Imagine this. You’re strolling through the Manhattan theater district sightseeing and hoping to spot a celebrity when suddenly a stage door flies open and a man with a desperate look in his eyes rushes out, grabs your arm and shouts, “Are you an actor?” What would you reply?

This actually happened to my son Steven. He told me he said to the desperate man, “No, sorry, I’m not an actor.” I was appalled when he told me this. Steven hires actors and directs them in TV commercials. That should have been close enough.

“You could have ended up with a leading lady in your arms,” I scolded. “Or maybe been one of the Twelve Angry Men, and don’t forget, you’re a true Jersey Boy.” Steven explained he was just out for a quick lunch on a busy day and it wouldn’t have been fair if he didn’t hurry back to work.

Whenever I’m in Manhattan now, I make it a point to stroll through the theater district, but so far, after nine or ten strolls, not one desperate director who’s one actor short of a complete cast, has run out and grabbed my arm.

If that ever happens I’m going to reply, “Why yes, I am an actor. I once starred in an off-off Broadway play” and hope he’s so desperate he won’t press for details and I’d be on the Broadway stage for one memorable afternoon and hopefully retire without serious injury.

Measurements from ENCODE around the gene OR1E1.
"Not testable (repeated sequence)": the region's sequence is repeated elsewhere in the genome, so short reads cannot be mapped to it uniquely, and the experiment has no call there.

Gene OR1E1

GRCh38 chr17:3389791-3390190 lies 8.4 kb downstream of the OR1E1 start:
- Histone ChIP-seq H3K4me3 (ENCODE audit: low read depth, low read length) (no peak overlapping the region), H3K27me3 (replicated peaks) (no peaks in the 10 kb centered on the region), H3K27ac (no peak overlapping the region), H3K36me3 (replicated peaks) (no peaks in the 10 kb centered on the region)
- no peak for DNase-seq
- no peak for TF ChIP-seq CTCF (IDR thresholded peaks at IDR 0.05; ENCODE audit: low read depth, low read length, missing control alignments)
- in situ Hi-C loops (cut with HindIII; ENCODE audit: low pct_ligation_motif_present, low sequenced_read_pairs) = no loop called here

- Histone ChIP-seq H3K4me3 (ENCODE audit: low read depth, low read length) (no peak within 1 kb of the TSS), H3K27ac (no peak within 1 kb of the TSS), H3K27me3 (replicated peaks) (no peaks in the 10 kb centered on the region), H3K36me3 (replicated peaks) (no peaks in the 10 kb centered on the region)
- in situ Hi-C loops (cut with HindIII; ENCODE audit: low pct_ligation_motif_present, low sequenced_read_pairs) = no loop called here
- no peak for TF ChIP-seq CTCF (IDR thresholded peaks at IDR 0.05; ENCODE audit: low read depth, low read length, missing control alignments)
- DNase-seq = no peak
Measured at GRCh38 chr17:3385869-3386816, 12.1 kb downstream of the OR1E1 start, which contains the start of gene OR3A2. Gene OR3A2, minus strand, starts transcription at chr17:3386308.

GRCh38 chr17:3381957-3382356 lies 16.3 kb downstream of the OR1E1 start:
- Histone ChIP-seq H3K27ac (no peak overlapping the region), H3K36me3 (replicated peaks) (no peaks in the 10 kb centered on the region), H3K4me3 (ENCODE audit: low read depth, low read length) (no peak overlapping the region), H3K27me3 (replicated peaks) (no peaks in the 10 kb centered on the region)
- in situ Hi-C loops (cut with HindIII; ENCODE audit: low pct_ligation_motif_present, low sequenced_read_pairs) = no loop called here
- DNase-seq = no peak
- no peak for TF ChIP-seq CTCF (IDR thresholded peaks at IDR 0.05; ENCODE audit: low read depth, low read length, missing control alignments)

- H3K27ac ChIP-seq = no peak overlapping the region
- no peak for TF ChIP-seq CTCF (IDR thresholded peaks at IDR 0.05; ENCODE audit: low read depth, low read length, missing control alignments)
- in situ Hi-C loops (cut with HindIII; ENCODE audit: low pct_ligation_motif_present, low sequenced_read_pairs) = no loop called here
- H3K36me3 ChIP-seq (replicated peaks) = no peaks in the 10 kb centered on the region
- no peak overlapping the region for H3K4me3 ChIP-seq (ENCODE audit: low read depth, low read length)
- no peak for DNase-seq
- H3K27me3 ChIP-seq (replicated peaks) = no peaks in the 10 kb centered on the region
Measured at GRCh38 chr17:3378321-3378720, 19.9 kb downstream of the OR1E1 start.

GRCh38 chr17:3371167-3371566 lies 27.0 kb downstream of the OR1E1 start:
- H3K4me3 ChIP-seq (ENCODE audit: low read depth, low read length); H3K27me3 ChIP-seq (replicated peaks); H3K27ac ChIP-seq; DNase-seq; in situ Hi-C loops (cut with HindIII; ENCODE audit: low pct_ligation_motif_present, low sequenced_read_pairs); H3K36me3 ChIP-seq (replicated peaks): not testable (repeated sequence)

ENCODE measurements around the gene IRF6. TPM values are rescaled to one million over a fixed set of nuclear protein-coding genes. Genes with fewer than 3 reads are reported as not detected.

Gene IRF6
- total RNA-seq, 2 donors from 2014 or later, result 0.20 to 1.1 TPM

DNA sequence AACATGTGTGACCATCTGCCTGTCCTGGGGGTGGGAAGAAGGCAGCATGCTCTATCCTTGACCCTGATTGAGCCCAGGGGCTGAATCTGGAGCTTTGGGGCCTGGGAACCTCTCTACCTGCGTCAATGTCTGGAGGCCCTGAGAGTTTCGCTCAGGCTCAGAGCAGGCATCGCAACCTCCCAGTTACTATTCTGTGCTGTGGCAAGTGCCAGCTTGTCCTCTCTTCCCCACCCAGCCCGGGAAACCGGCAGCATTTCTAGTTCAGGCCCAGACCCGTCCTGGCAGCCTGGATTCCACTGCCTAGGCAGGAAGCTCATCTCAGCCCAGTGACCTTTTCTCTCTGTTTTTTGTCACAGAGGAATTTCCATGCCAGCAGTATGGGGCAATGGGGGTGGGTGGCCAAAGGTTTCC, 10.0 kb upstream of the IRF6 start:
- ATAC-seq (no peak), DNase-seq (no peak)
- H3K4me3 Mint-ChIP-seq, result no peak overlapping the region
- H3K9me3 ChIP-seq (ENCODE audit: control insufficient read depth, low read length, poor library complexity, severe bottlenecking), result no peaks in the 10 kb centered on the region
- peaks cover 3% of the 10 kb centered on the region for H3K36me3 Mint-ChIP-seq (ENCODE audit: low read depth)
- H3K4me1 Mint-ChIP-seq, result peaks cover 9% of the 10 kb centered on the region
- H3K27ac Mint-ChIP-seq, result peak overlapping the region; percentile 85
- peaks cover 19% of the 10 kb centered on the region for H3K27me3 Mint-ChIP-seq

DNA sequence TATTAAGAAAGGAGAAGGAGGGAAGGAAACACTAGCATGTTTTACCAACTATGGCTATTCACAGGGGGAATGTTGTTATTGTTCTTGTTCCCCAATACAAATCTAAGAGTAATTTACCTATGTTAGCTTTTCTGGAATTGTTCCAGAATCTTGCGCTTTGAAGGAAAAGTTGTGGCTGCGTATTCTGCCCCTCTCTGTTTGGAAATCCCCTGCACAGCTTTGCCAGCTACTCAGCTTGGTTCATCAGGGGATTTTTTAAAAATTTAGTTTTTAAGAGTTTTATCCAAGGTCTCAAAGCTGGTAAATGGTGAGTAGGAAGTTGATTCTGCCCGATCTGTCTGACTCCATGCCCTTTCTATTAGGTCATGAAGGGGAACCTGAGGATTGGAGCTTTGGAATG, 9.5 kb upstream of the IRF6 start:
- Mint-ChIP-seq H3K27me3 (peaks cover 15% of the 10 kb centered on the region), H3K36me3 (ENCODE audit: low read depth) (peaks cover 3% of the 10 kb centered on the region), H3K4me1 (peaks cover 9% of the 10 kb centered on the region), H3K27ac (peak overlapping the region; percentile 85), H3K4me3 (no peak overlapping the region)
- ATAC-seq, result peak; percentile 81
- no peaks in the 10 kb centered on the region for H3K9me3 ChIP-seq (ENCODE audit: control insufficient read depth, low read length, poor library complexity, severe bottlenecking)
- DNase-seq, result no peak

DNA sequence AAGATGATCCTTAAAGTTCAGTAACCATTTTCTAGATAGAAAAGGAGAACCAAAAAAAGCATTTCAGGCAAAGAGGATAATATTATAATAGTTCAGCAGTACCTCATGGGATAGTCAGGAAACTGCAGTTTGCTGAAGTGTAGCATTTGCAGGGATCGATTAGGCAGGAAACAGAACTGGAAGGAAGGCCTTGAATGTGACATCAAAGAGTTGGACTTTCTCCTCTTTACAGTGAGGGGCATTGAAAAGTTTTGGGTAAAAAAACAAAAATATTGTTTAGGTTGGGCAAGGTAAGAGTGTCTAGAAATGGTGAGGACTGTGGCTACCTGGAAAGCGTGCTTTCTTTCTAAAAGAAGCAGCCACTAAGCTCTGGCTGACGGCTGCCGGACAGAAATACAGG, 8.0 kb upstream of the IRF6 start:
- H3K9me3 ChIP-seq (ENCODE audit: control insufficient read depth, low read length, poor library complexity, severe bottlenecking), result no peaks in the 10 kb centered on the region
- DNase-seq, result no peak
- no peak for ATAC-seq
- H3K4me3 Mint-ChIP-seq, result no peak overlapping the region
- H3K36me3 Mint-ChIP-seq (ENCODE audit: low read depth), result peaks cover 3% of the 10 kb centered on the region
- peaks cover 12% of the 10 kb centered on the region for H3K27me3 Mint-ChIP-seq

My acting career began about 80 years ago when I had the title role in “The Big Bad Wolf” staged by our 4th grade troupe. My dying scene in Act 3 was quite moving according to one critic who happened to be my mother.

Perhaps I wasn’t that much of a hit because the following year in our musical about health foods I was cast as spinach. I had no lines and was barely visible beneath the green crepe paper.

I’ll probably never be put in the path of a desperate Broadway director. What might happen is I’ll walk through the theater district and into Restaurant Row where a panicky maitre’d will run out and shout, “Are you a dishwasher?” Actually I’ve had quite a lot of professional experience as a dishwasher. I wonder what the pay scale is now.

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